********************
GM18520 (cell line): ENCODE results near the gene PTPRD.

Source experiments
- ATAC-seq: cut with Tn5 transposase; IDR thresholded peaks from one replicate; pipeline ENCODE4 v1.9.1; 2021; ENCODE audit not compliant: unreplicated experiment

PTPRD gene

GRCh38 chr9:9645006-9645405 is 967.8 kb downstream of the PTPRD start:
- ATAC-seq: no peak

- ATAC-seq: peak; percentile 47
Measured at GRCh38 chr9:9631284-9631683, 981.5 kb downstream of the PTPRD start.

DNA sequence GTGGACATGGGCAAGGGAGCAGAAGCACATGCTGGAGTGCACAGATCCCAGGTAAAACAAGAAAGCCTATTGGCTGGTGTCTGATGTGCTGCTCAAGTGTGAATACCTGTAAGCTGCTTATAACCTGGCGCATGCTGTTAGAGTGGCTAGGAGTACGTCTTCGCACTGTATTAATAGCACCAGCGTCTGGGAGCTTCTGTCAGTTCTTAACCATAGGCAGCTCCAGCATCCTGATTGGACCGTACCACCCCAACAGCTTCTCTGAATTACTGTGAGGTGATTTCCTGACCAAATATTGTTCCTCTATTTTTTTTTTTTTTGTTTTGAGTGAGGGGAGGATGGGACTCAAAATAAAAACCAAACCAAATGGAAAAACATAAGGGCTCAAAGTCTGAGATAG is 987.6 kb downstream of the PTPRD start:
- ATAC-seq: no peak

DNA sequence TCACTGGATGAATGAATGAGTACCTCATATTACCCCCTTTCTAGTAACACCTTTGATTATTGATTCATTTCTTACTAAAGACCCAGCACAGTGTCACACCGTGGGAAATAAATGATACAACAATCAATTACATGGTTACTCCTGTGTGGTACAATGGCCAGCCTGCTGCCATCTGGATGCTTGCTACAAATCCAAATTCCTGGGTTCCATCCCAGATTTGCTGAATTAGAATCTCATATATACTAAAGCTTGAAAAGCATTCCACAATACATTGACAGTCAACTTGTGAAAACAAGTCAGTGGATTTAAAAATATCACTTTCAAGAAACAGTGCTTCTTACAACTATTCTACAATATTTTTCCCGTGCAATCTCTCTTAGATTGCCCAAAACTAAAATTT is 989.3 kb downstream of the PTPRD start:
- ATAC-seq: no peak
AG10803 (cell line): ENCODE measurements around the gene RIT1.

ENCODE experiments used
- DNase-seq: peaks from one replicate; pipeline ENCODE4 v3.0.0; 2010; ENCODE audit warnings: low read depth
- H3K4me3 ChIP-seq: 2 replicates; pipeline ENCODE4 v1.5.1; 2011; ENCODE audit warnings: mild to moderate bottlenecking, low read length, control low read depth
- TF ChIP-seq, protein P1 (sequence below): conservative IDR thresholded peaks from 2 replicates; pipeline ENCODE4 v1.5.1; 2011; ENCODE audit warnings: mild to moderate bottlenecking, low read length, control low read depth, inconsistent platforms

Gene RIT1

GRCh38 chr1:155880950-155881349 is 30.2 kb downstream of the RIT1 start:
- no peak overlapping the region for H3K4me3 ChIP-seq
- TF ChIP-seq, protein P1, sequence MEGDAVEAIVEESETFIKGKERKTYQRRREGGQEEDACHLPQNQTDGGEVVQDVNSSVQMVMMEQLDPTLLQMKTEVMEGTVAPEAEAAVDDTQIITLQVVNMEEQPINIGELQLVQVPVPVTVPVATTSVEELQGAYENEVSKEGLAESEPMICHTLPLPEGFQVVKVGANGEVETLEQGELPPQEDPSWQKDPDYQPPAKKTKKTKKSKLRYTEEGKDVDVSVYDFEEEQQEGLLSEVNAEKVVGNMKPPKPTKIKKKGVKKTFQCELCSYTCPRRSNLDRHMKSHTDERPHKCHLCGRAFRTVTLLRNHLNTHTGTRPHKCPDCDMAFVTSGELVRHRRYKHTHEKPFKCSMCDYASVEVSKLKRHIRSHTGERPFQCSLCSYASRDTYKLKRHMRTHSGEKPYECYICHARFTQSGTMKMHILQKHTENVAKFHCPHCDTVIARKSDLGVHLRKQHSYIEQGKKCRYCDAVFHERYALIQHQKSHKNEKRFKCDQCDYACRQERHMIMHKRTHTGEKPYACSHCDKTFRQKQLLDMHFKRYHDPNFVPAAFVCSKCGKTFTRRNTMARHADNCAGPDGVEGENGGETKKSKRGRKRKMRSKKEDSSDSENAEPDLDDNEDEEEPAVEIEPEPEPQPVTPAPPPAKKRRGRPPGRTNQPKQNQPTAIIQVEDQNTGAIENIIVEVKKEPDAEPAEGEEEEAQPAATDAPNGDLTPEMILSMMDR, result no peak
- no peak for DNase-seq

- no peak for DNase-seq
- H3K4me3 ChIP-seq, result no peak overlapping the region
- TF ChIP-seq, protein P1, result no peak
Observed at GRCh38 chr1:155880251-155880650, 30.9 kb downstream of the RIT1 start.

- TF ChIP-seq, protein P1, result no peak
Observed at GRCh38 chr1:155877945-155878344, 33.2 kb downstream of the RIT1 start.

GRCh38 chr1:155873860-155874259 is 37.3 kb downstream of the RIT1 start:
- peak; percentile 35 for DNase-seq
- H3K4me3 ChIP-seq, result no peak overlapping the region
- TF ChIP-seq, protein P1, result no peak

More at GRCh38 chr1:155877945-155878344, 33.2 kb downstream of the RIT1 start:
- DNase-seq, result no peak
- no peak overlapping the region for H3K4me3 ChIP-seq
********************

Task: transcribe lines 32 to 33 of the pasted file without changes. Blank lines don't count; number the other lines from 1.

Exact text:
- TF ChIP-seq, protein P1, result no peak

More at GRCh38 chr1:155877945-155878344, 33.2 kb downstream of the RIT1 start: